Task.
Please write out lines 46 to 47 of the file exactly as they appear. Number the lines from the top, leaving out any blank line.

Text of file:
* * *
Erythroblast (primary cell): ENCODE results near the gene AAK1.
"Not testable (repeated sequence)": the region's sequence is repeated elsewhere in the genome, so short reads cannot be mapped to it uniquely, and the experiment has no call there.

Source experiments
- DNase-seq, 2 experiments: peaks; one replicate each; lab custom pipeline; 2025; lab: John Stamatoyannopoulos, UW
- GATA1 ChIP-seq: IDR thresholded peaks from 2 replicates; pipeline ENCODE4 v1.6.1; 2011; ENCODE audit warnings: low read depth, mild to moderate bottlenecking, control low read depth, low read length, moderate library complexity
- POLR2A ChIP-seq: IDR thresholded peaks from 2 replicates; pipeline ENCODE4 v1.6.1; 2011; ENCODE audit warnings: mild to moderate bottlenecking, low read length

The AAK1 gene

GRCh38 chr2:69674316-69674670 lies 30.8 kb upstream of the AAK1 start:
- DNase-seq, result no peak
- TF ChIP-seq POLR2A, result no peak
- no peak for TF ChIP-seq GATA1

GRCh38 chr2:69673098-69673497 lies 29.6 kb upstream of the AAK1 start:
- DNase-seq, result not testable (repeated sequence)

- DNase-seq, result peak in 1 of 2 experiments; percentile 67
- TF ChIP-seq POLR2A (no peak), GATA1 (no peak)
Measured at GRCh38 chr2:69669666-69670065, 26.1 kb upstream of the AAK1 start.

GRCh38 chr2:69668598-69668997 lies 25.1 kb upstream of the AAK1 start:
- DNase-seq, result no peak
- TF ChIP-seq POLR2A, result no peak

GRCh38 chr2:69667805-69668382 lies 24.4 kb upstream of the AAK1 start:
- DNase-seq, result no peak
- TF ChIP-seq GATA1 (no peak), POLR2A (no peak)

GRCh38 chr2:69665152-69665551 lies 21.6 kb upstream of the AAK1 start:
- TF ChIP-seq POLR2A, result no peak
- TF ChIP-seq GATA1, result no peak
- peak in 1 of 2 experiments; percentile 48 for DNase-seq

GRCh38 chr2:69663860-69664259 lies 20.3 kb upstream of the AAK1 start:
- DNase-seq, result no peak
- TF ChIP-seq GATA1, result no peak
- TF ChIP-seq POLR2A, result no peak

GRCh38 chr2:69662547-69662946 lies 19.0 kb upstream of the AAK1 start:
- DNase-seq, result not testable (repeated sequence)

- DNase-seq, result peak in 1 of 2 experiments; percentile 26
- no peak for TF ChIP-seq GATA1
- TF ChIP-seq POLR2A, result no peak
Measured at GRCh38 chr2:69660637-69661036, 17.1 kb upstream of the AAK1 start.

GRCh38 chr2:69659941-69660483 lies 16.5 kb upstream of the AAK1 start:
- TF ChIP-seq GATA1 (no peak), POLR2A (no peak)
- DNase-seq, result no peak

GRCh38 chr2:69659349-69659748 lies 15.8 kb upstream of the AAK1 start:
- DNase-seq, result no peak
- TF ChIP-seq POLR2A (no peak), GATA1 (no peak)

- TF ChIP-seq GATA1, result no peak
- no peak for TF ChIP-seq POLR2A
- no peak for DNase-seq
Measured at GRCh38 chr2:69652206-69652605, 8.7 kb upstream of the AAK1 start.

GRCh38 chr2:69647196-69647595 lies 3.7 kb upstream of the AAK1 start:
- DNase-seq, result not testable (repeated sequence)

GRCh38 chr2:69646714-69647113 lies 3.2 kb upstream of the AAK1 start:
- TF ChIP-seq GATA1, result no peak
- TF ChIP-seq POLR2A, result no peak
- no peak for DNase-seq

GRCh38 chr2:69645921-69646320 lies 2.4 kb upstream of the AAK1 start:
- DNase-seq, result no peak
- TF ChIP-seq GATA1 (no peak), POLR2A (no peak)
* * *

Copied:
Measured at GRCh38 chr2:69652206-69652605, 8.7 kb upstream of the AAK1 start.

GRCh38 chr2:69647196-69647595 lies 3.7 kb upstream of the AAK1 start: